The Washington Post has a fascinating series of maps and graphs about the state of manufacturing in the United States.
Here’s a snippet of one of them:
I love newspaper stories like this because you get a wide variety of maps, graphs, and other visualizations that students can use as jumping-off points for discussion and future inquiry.
Click through to take a look at the story, then come back here and think about these questions:
- Based on the data shown above, where might a manufacturing worker want to live to have a better chance at job openings?
- We keep hearing that the Rust Belt states are in terrible economic shape. Does the data above support that claim? What about other data visualizations in the article?
- In the story, compare the various market segment graphs. If you were a high school career counselor and were meeting with a student interested in manufacturing, which market sectors would you encourage her to pursue? Avoid?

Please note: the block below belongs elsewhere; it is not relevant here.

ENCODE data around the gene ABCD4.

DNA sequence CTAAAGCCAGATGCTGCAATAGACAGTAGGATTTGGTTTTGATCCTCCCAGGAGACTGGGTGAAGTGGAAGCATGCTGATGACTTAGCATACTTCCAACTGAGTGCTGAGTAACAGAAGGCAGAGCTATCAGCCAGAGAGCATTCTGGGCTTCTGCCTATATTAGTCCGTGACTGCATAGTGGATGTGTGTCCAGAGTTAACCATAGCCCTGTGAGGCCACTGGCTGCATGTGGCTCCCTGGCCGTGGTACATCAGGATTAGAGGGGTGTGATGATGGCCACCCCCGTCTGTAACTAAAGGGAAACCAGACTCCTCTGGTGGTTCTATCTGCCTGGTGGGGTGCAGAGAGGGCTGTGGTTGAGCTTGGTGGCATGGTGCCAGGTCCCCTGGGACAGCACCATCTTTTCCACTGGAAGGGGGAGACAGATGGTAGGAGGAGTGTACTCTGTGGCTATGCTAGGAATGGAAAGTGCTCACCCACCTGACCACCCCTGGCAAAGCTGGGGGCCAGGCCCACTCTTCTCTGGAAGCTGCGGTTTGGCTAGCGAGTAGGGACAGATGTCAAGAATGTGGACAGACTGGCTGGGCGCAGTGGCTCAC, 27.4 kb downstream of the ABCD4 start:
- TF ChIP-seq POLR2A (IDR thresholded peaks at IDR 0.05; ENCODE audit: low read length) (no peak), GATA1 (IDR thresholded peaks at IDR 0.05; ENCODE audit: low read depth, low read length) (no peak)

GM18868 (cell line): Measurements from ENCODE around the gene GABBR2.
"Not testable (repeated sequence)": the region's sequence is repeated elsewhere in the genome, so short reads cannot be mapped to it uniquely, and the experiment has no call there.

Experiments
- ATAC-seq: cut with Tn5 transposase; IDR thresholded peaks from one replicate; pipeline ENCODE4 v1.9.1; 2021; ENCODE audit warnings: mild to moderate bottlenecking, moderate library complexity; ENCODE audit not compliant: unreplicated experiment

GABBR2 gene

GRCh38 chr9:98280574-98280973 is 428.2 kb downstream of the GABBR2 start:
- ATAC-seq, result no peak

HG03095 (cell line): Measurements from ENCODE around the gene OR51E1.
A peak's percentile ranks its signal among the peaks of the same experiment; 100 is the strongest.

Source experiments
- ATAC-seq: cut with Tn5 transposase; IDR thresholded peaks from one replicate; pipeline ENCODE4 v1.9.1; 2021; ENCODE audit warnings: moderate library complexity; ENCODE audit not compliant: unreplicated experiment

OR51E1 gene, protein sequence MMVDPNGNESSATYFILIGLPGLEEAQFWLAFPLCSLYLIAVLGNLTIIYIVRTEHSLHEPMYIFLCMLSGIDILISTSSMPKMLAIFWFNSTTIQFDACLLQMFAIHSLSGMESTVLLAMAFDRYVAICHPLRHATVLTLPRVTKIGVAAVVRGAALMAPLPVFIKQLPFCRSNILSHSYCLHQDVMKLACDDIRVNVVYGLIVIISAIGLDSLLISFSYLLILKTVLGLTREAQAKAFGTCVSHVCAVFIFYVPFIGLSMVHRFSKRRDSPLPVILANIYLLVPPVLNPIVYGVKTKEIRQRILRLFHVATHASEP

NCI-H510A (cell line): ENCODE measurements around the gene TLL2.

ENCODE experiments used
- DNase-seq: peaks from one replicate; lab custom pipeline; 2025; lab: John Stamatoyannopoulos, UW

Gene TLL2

- Which states would mostly likely respond better to a political candidate who promises to bring back manufacturing jobs? How does that compare to the election results of 2016?
- What does the sparsity of dots in the manufacturing maps in the West tell us about manufacturing there? What should we be careful not to assume based on those dots?
What else would you discuss with students?